Toyota Motor Corporation recently announced a collaboration with Stanford and MIT, and plans to invest $50 million in the next 5 years to establish joint research centers at each university.
The centers will focus on the research and development of intelligent vehicle and mobility technologies, according to a news release. Dr. Gill Pratt, former Program Manager at the Defense Advanced Research Projects Agency (DARPA) and leader of its Robotics Challenge, has joined Toyota to direct research activities.
Toyota announced the partnership at a press conference earlier this month.
“We will initially focus on the acceleration of intelligent vehicle technology, with the immediate goal of helping eliminate traffic casualties and the ultimate goal of helping improve quality of life through enhanced mobility and robotics,” said Kiyotaka Ise, TMC Senior Managing Officer and Chief Officer, R&D Group, according to the release. “This partnership, led by Dr. Pratt, is a great opportunity to work with two leading research teams from two top universities.”
Daniela Rus, Professor of Electrical Engineering and Computer Science and Director of the Institute’s Computer Science and Artificial Intelligence Laboratory (CSAIL), will lead research at MIT, according to the release.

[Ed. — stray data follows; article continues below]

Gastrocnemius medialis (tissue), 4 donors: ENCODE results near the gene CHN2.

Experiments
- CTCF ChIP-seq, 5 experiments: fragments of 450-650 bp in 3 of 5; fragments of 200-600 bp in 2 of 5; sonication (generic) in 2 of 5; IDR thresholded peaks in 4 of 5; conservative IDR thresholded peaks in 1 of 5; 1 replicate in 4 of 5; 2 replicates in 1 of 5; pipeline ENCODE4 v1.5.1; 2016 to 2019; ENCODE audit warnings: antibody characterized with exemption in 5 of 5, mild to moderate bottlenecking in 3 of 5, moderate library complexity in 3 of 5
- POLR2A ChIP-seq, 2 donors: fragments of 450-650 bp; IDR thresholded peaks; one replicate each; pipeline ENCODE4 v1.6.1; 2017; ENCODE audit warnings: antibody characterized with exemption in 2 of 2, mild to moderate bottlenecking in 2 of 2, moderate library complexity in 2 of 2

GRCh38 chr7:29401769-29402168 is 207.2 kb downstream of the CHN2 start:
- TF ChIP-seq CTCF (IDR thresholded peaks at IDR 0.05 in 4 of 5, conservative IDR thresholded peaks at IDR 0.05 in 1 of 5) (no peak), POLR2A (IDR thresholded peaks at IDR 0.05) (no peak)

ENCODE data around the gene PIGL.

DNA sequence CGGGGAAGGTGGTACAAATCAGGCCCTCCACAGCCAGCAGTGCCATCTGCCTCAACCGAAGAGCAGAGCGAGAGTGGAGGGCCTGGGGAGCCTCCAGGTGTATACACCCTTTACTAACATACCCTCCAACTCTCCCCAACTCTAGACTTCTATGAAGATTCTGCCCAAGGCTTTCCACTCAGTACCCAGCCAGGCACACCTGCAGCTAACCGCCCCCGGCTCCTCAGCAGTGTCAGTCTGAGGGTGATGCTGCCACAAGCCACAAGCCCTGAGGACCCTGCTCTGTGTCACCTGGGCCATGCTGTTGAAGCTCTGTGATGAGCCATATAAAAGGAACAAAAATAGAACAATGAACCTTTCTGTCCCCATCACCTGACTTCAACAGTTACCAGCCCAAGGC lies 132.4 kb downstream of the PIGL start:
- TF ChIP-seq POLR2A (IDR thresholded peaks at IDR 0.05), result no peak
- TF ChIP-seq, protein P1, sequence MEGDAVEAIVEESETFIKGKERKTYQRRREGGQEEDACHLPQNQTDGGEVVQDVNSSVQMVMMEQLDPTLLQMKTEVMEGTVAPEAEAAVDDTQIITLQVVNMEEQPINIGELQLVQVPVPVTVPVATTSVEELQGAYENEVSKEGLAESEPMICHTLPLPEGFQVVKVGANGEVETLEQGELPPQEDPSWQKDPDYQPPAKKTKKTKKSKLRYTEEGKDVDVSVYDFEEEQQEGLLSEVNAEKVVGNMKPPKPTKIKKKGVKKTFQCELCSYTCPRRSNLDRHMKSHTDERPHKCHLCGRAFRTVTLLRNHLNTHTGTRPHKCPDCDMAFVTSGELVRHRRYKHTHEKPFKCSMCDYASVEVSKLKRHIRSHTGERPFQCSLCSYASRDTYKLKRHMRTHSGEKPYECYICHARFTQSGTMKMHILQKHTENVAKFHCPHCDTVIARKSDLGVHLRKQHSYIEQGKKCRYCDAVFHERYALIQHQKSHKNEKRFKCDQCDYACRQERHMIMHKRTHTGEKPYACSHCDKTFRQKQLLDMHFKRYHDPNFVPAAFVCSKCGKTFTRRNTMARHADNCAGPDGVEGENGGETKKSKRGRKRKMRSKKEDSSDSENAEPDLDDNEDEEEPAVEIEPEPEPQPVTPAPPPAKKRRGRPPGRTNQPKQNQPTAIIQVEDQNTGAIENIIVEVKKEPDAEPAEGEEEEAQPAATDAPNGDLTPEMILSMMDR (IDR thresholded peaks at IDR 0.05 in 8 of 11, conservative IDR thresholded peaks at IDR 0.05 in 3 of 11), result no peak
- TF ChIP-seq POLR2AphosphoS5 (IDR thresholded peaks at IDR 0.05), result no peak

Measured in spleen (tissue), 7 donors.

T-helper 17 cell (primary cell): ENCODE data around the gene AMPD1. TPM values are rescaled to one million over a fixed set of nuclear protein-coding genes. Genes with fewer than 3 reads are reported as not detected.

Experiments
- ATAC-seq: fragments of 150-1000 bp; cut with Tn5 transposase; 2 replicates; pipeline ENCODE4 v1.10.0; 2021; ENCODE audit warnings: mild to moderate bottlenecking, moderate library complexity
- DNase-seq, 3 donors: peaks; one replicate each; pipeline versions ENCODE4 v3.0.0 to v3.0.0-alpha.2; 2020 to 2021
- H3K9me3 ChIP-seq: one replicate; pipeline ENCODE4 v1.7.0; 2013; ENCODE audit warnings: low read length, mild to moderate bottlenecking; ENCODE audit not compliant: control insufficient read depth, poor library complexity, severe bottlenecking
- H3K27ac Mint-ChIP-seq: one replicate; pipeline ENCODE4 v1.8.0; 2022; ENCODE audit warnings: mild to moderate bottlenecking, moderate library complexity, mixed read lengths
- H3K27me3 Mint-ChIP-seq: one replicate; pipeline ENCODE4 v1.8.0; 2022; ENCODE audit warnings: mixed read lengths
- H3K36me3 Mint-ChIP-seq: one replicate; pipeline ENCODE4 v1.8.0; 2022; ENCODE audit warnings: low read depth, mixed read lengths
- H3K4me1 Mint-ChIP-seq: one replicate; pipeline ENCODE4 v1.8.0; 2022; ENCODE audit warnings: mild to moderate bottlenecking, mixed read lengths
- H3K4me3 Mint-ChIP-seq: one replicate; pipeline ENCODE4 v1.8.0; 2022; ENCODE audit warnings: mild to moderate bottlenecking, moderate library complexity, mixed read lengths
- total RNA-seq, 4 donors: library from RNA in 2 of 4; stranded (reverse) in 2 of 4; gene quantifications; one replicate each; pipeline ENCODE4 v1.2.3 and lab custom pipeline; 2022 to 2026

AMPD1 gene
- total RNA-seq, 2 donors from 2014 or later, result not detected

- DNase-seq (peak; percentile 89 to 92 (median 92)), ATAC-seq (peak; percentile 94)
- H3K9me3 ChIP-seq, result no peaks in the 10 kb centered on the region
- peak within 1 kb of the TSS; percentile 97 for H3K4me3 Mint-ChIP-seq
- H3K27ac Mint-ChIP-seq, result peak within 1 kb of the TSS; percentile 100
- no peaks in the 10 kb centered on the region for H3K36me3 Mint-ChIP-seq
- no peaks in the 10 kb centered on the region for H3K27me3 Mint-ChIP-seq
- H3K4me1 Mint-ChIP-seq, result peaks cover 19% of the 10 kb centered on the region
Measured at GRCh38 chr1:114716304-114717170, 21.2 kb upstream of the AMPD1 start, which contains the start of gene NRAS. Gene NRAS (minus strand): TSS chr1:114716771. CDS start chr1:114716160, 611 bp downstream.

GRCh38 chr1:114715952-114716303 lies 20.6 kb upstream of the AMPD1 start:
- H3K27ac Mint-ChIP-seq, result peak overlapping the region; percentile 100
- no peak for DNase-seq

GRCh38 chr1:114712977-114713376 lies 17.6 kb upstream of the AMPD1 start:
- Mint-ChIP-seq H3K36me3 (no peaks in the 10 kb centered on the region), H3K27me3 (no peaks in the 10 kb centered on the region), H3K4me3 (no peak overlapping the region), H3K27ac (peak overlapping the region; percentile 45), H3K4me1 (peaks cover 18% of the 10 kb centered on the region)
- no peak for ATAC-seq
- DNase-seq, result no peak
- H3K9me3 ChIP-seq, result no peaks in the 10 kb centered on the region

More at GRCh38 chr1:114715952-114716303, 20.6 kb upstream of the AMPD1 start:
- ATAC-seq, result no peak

Professor Fei-Fei Li, Director of the Stanford Artificial Intelligence Laboratory (SAIL), will lead the Stanford research center and will collaborate with MIT and Toyota to develop advanced intelligent systems to recognize, understand and act in complex traffic environments.
“This bold collaboration will address extremely complex mobility challenges using ground breaking artificial intelligence research,” Dr. Pratt said, according to the release. “Key program areas will be addressed by the two university campuses and Toyota, with combined research targeted at improving the ability of intelligent vehicle technologies to recognize objects around the vehicle in diverse environments, provide elevated judgment of surrounding conditions, and safely collaborate with vehicle occupants, other vehicles, and pedestrians. The joint research will also look at applications of the same technology to human-interactive robotics and information service.”